Evaluation of 12% and 14% crude protein rations for 300kg intensively finished Continental dairy-bred bulls
Simon P. Marsh, Principal Lecturer, Harper Adams University
Animal Science Research Centre - Beef Unit Trial Results – 2015 (a)
Introduction and Objective:
There is increasing concern that the stated energy and protein requirements for beef cattle (AFRC, 1993) are now underestimated for today’s modern high genetic merit beef cattle, especially for young fast growing intensively fed bulls.
The current recommendation for the crude protein (CP) content of cereal based rations for young bulls from 3 to 7 months old is 140g CP/kg (14%) which can then be reduced to 12% through to slaughter for Holstein bulls (EBLEX, 2012, Marsh et al., 2009).
In the study by Marsh et al., (2009) 285kg Holstein bulls were intensively finished on cereal based rations containing 12%, 14% or 16% CP. There was no response to feeding elevated levels of CP. However genetic improvement and sire selection for higher productivity and lean tissue deposition may have substantially increased the protein requirement with Continental bred cattle.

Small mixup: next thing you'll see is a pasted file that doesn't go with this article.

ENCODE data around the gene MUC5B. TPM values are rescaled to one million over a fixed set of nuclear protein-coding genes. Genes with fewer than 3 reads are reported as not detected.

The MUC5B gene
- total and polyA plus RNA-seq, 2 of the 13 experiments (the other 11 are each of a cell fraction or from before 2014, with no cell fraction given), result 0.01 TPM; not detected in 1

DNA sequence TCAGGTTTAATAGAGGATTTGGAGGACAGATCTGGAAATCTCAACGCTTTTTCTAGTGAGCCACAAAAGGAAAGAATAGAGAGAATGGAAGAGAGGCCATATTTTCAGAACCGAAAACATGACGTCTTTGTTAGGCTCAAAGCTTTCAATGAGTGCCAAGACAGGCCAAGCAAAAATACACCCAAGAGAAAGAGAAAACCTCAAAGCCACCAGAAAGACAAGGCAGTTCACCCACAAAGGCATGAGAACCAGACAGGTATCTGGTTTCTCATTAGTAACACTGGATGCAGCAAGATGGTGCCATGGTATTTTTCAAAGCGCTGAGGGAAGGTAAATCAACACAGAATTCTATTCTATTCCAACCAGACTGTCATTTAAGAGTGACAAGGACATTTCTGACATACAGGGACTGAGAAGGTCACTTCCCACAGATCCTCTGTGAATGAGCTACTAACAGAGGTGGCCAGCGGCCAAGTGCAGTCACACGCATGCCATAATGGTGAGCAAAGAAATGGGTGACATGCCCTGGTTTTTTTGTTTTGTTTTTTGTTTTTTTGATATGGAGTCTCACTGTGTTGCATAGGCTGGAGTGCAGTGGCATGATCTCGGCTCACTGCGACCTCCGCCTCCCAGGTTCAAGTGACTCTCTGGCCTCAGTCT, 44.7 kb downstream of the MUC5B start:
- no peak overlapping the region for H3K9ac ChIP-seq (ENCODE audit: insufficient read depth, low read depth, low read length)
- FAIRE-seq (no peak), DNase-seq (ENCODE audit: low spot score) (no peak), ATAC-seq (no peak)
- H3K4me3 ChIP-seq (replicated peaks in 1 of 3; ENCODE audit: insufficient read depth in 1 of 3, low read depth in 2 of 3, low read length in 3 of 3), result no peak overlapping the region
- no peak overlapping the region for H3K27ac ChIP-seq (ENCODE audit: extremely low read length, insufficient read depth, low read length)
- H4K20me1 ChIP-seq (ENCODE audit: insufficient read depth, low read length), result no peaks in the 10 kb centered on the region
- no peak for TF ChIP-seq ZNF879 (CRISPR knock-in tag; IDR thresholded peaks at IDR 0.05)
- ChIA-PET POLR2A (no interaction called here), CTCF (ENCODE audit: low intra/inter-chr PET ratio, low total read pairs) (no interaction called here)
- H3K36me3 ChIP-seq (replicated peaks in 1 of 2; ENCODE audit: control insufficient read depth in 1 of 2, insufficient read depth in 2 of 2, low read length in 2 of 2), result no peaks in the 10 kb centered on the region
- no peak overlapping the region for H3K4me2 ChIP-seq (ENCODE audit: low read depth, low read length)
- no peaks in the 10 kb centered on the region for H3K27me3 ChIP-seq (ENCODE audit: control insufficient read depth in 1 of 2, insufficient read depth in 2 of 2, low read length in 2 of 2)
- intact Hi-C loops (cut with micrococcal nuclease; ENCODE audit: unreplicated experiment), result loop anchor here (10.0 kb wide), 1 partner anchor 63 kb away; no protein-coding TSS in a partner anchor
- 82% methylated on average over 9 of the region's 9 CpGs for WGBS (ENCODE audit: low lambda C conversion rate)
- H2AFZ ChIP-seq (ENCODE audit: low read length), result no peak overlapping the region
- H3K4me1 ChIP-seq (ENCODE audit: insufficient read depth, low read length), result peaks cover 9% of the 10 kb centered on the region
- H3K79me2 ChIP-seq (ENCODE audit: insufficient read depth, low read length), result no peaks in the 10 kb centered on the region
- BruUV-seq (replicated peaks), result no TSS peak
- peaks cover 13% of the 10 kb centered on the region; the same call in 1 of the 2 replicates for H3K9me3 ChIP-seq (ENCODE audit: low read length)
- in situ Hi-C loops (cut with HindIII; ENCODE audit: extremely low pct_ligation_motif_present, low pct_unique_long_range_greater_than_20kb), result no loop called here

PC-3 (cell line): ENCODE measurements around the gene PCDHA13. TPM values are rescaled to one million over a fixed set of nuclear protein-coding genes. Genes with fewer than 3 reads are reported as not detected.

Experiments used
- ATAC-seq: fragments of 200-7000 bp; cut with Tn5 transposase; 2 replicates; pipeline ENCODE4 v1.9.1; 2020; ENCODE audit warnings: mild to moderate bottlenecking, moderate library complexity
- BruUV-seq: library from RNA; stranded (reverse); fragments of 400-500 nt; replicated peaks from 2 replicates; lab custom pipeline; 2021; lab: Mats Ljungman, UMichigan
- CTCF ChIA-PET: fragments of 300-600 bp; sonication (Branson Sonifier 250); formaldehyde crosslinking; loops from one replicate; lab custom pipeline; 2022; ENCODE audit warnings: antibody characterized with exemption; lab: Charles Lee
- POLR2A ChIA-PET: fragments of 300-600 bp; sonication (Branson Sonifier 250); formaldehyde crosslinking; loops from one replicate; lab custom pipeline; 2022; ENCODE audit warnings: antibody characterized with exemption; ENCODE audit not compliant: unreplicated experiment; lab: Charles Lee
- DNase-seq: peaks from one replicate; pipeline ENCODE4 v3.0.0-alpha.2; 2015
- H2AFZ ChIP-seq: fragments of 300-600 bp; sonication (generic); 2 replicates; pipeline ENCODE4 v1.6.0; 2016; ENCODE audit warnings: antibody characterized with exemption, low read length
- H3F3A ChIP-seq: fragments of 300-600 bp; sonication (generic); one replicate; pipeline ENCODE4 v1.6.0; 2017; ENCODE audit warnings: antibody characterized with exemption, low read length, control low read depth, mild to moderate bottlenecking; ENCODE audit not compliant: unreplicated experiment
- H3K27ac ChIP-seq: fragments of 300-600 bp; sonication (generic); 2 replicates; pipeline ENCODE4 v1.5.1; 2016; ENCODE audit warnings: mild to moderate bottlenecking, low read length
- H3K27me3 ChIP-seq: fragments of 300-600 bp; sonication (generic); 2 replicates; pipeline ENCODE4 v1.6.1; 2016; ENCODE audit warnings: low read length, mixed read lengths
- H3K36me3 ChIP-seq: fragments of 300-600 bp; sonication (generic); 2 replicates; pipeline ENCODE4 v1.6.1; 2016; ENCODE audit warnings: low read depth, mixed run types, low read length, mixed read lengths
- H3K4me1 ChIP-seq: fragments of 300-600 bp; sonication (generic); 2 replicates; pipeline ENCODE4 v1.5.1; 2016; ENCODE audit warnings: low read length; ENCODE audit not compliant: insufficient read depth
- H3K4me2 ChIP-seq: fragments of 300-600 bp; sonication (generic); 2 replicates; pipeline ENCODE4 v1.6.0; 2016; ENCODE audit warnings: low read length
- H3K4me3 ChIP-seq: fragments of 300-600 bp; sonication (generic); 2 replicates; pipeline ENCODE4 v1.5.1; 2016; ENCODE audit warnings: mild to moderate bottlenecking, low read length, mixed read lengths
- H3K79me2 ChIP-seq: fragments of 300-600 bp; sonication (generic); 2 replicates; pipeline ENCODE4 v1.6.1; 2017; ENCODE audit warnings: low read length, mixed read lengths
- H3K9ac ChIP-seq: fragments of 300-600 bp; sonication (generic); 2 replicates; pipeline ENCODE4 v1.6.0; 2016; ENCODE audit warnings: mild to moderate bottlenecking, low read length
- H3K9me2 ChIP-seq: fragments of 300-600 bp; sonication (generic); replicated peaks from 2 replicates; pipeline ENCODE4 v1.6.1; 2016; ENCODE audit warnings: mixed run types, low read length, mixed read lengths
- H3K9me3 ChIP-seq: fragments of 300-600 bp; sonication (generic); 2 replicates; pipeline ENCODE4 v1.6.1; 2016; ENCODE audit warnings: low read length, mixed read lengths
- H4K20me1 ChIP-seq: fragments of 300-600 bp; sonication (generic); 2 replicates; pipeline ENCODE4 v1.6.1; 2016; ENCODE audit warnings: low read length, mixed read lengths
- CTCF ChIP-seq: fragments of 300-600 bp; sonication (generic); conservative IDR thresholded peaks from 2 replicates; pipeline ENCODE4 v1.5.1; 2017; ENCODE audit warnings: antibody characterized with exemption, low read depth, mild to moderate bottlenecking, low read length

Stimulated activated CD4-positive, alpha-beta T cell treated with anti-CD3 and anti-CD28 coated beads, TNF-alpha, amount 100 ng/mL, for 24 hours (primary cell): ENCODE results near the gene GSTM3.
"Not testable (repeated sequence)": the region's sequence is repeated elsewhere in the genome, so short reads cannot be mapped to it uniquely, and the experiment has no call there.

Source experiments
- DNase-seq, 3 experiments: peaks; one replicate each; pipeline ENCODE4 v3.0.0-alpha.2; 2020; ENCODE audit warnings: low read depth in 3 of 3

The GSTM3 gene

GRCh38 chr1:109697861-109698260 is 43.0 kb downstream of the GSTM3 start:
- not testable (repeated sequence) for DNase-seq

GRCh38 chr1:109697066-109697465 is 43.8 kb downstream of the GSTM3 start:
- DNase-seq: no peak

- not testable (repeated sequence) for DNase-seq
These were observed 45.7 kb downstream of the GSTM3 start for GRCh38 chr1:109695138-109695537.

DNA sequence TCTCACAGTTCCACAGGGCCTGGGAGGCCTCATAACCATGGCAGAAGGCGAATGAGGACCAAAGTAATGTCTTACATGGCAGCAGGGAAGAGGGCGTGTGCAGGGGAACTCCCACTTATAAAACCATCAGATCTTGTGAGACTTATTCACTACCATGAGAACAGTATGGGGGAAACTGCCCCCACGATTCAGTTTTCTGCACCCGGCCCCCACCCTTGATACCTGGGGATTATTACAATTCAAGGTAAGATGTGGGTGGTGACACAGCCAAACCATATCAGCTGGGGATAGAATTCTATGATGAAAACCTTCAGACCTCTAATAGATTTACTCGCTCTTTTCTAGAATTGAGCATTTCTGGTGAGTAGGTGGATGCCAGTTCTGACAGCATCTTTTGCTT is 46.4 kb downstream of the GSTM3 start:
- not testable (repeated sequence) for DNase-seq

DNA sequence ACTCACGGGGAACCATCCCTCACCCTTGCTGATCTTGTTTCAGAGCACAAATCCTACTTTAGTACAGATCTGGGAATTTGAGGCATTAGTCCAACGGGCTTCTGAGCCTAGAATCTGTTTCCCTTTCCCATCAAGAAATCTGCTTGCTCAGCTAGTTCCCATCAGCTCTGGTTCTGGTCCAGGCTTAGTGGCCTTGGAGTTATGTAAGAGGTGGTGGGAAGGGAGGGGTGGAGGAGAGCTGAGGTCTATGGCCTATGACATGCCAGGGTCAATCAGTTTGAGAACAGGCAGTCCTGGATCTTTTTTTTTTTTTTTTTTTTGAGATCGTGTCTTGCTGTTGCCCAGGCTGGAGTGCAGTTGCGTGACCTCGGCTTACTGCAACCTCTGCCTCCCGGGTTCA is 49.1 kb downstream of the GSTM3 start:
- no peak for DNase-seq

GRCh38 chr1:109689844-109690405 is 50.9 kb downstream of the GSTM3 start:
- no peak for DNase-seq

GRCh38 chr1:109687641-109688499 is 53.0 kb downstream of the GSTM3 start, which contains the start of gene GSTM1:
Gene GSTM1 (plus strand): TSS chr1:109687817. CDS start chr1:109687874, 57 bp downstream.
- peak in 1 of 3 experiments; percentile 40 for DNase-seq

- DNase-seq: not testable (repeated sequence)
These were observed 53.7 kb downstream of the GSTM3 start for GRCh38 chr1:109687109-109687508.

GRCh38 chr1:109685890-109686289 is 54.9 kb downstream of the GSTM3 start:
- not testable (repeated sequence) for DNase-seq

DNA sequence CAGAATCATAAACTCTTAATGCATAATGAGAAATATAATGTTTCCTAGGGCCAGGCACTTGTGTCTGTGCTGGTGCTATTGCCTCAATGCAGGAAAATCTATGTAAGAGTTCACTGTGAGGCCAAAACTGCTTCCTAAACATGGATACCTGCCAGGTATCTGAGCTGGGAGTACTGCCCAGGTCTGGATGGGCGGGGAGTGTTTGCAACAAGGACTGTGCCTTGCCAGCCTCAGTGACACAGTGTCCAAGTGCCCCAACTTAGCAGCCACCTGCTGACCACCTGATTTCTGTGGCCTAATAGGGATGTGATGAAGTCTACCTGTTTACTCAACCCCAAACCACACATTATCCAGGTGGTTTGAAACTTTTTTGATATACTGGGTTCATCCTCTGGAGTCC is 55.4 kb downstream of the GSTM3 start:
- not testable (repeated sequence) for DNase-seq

With the increased costs of protein feedstuffs relative to cereals and the requirement to determine the optimum protein content of finishing rations for continental bred beef cattle the objective of this experiment was to evaluate different protein levels for intensively finished Continental cross Holstein bulls from 7 months old to slaughter.
Animals & Timing:
36 Sept-Oct 2014 born British Blue x Holstein bulls weighing approximately 320kg at 7 months old randomized according to live weight to the following treatments:
Straw was offered ad lib to both groups of bulls from racks. The 12% and 14% rations were analysed to contain 35.8 and 37.6% starch (as fed).
Discussion & Conclusions: